The following is a response to my podcast "Jesus & Politics" from a thoughtful brother one generation behind me.

I listened to your talk “Jesus in politics,” and I couldn’t agree more with the premise. I have long felt that it is inappropriate for Christians to be outspoken and/or too greatly involved in politics. We are in the world, but not of the world.

I’ve spoken to some who feel strongly it is their duty as disciples to advocate for the vulnerable through political means, and that they have a voice that the poor and weak do not have. Although I understand this perspective, I feel it is often an excuse to protect their own rights or express their own feelings/opinions unencumbered. There are many (and arguably more effective) ways to help the poor and vulnerable without resorting to worldly politics.

More importantly, however, I feel it is a foolish move to polarize oneself by latching to a political party/ideology—especially via social media. Our mission is to spread the gospel of the kingdom, and be all things to all men in order to help them find the Lord. How shameful would it be for a politically charged statement or a post to cause someone to stumble, or question our motives unnecessarily (even if the content of the statement or post was true). Shame on us if the opinion we pronounce keeps anyone from listening to the gospel from our lips. “We do not fight with the weapons of this world” (2 Cor 10:4).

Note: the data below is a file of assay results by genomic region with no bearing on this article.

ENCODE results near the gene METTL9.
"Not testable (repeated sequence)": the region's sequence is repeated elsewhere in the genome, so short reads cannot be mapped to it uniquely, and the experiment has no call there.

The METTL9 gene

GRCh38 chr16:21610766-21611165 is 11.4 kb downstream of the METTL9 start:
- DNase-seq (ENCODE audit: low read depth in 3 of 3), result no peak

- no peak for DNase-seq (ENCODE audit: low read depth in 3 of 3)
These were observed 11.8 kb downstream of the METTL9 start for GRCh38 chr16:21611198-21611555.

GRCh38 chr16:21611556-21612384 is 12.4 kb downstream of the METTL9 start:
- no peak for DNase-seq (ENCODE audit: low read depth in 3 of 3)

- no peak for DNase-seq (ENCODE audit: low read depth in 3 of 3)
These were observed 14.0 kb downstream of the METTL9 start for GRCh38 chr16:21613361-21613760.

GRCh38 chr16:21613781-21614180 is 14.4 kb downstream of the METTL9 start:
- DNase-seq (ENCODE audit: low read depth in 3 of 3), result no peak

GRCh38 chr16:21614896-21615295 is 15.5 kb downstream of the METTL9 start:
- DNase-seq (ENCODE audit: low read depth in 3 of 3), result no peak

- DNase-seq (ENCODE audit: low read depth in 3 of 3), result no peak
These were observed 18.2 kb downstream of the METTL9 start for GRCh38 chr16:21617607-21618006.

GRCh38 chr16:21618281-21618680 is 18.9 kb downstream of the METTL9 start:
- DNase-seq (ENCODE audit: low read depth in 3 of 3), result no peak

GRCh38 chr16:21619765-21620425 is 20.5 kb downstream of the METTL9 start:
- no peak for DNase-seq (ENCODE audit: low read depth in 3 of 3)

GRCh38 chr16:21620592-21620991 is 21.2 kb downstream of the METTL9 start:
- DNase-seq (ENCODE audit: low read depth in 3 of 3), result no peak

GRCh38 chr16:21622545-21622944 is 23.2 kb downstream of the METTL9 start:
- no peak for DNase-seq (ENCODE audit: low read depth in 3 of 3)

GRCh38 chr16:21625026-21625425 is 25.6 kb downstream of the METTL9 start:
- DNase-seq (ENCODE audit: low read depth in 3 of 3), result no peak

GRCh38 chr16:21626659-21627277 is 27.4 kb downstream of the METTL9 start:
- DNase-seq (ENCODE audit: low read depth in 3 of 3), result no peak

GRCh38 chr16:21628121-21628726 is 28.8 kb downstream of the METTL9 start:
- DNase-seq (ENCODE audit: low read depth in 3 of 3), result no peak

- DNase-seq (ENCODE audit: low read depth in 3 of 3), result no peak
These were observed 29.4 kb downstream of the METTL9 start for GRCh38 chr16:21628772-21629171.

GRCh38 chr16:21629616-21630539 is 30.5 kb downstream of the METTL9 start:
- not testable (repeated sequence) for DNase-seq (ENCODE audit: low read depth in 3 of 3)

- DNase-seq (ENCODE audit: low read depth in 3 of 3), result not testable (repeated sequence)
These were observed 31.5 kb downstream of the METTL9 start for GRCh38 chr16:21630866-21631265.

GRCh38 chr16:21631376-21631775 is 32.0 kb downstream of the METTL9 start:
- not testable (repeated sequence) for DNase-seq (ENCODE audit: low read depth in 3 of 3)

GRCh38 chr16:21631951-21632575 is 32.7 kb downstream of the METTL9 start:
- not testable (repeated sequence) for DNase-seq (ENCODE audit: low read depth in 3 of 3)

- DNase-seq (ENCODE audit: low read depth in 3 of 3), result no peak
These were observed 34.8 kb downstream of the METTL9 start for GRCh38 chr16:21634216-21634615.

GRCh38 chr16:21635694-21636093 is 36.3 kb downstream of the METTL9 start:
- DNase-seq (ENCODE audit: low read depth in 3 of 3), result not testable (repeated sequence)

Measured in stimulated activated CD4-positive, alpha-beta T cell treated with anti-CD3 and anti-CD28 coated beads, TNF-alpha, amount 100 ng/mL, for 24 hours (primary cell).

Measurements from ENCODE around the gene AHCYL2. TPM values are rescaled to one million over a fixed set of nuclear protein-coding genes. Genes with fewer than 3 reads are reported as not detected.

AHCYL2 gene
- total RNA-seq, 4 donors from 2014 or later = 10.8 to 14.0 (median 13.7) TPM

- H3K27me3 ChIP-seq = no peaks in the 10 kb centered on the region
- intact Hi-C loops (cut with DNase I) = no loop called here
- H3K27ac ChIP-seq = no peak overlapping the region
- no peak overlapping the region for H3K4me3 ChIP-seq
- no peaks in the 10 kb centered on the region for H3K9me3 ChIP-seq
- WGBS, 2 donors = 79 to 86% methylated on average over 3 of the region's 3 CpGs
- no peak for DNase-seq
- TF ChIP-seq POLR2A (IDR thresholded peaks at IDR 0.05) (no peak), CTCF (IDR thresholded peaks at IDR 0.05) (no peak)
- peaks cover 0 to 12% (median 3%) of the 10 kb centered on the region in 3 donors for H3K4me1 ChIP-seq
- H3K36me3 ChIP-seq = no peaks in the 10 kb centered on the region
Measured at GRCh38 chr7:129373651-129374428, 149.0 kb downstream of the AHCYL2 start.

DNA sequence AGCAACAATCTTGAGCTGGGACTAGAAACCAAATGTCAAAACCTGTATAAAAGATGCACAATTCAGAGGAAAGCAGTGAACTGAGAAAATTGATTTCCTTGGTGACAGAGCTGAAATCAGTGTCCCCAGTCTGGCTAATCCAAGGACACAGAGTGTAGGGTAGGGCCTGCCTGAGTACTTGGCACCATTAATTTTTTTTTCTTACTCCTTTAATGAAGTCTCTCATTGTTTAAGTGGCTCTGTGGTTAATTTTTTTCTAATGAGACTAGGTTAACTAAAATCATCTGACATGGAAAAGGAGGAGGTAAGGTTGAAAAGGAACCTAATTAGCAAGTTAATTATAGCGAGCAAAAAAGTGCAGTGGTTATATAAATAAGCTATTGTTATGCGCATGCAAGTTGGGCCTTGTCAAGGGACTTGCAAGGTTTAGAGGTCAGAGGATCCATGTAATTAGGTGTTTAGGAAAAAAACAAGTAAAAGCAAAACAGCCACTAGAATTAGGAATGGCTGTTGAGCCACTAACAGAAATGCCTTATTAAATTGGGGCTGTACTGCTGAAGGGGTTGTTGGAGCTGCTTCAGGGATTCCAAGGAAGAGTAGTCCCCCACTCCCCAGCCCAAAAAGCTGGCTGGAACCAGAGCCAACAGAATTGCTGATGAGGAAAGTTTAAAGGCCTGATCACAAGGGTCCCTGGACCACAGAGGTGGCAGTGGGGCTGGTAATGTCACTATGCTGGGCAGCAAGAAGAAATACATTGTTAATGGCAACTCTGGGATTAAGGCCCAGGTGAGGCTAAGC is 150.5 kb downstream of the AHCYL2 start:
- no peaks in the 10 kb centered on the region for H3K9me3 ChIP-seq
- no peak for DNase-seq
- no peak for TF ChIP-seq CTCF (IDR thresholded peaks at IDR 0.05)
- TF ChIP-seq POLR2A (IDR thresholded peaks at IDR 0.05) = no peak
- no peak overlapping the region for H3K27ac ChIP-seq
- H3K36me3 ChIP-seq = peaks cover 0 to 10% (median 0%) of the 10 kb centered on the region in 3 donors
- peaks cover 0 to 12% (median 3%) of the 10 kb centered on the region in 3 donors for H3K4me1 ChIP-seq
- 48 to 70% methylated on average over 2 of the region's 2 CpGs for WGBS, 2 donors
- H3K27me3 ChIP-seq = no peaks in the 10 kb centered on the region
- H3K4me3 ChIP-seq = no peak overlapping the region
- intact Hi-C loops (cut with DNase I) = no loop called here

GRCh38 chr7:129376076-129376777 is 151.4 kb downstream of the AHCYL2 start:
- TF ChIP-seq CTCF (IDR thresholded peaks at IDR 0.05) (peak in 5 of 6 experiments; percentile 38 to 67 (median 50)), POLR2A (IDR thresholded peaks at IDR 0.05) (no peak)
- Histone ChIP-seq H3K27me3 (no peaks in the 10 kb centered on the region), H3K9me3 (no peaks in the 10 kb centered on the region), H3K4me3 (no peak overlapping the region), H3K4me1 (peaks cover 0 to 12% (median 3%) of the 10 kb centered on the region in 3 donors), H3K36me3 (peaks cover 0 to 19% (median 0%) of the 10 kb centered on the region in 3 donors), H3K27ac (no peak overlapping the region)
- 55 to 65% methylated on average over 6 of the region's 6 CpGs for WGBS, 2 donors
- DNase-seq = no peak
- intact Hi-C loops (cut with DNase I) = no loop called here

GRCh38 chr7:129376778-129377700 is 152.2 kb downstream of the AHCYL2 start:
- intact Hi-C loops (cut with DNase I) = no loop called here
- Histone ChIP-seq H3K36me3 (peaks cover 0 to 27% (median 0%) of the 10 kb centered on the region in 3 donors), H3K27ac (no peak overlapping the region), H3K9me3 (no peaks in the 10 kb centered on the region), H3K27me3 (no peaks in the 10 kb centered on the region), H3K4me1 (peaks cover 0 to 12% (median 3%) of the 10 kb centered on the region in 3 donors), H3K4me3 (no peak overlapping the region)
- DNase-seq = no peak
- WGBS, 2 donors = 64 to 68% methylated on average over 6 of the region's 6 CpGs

Clearly the best example is Jesus himself, as you point out. He did not subscribe to a particular political ideology, even amidst immense pressure to do so from all sides. And he wasn’t swayed by the “silence is violence“ propaganda or other manipulative tactics spewed by radicals. Instead, he was focused on the kingdom of heaven, and our citizenship therein. We are not called to dive into the politics of countries where we are not citizens.

Thank you again for a timely podcast, and one that is inspiring to me and our spiritual brothers and sisters.

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A few more responses:

  • Jesus didn't demonize people—how different from so much political discourse! Instead, we're called to be peacemakers. Our main identity is in Christ. I need to rethink whether I should be identifying politically with any group. It's okay to have opinions, but if these mean we're sinning against others, or causing division, then we need to repent.
  • Yes, we're called to change the world soul by soul. The effect of God's advancing kingdom on earth is stronger than anything politics can achieve.
  • I'm astounded by
    how easily people can be manipulated, swallowing anything their party or group says. Even Christians can be led astray, as the Bible reminds us. Thanks for calling us to think things through.
  • Many churches are failing to help their members think biblically about issues like Black Lives Matter (racial equality), Women’s Empowerment (gender equality), and conspiracy theories (QAnon, election fraud, etc). This lesson provides a helpful framework so that we're better prepared to engage.